When Jamie Lackey was pregnant with her first child, her family and friends couldn’t wait to help her celebrate, throwing her no less than five baby showers. “It was insane,” says the Georgia mom, who now has two kids in grade school. But something nagged at Lackey. “There are other women who don’t get that chance—people for whom a baby shower isn’t even on the radar,” she says.
As a social worker, Lackey had experienced firsthand the frustrations of equipping low-income mothers with basic needs for their babies—especially diapers. Because the US government categorizes diapers, along with feminine hygiene products, as luxury items, those essentials aren’t covered by most safety net programs. So in 2014, Lackey and a social worker friend founded Helping Mamas, an Atlanta nonprofit that connects agencies that serve families in need with baby supplies. (Cofounder Karen Cramer has since left the organization.)
In just under three years, Helping Mamas has grown to include 53 partner agencies that have distributed 140,000 diapers and more than 200,000 other essential baby items to thousands of needy Atlanta women, and the organization is on track to double those numbers this year. Helping Mamas primarily solicits donations on social media, and the response, Lackey says, has been huge. “People are hungry for a chance to get involved and to do something positive,” she says.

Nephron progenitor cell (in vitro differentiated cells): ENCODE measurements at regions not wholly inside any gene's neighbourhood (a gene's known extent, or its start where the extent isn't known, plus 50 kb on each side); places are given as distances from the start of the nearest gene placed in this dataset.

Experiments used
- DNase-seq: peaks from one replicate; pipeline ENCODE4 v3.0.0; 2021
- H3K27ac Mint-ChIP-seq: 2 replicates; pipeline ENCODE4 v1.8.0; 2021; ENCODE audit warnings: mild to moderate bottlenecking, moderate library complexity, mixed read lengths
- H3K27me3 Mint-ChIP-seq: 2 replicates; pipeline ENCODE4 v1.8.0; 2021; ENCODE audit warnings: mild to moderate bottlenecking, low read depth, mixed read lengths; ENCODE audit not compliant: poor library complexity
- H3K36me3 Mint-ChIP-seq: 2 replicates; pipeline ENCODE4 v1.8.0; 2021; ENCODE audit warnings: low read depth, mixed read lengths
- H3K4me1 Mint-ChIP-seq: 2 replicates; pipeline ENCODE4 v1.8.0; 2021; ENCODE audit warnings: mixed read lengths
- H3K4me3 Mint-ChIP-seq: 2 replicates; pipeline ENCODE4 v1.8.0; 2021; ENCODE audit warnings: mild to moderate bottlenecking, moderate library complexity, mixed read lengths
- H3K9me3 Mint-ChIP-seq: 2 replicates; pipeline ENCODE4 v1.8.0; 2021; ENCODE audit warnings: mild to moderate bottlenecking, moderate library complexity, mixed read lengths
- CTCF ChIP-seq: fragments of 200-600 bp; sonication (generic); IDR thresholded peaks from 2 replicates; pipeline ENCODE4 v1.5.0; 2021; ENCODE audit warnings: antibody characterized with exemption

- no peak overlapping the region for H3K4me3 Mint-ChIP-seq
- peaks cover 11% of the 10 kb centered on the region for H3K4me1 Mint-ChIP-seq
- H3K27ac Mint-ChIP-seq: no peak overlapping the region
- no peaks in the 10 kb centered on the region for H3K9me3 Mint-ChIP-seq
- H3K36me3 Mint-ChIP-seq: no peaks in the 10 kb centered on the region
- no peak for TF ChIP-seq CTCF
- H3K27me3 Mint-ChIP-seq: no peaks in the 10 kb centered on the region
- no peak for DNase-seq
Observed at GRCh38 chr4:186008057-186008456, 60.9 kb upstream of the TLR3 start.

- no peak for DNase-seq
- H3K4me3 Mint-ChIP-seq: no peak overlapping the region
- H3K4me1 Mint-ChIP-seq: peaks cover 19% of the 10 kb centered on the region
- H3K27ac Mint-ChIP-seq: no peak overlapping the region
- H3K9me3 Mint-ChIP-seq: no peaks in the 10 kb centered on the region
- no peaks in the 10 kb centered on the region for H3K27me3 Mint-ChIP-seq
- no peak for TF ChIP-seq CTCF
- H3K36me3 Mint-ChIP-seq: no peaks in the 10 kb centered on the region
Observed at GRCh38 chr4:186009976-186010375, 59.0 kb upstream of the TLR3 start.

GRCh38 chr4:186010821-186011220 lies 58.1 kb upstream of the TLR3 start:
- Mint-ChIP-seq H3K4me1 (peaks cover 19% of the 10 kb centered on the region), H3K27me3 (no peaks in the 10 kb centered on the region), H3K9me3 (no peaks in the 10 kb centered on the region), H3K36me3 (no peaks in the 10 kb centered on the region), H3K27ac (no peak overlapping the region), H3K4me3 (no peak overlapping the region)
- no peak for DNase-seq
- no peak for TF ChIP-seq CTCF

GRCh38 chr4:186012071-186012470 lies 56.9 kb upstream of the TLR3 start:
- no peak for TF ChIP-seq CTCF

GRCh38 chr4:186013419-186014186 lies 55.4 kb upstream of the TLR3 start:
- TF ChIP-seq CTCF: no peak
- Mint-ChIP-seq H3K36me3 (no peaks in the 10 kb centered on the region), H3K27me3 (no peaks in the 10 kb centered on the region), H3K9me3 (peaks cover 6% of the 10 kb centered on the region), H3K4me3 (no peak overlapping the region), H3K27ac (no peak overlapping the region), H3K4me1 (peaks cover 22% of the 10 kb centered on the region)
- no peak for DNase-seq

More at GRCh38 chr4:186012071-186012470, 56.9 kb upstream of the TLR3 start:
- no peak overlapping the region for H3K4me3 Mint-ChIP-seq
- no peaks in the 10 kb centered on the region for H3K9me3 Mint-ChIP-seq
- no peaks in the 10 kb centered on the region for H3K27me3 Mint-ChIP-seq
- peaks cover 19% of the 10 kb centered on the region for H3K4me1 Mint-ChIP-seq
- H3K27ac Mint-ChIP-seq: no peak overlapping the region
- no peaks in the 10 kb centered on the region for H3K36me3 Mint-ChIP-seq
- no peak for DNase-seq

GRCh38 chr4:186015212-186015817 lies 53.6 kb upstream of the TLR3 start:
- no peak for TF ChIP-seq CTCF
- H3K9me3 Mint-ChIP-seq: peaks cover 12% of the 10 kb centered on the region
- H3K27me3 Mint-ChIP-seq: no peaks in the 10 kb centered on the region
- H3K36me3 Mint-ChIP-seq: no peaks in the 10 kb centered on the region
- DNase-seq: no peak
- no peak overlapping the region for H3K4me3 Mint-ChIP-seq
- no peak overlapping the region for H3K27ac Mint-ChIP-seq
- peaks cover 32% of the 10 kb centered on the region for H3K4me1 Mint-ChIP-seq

“As a social worker, I had seen a huge gap in services. Everybody was doing food relief and financial literacy and other important things, but the basic needs of women with babies and infants were completely left out. I love being a mom—it’s the greatest thing I’ve ever gotten to do—so I wanted to figure out a way to help other women whom I had seen struggling.”
“We’re part of the National Diaper Bank and Baby2Baby networks, which helps us learn best practices and provides support as we grow. Our goal is to expand to other parts of the Southeast. We get calls from as far away as Alabama, Tennessee and Florida, so we’re working on a tool kit for other women, or anyone really, who want to start [a chapter] in their town.
“I’m passionate about making an impact on the community that I live in and work in, so when I see my kids come and help and get involved because they really want to make a difference, I’m so proud.”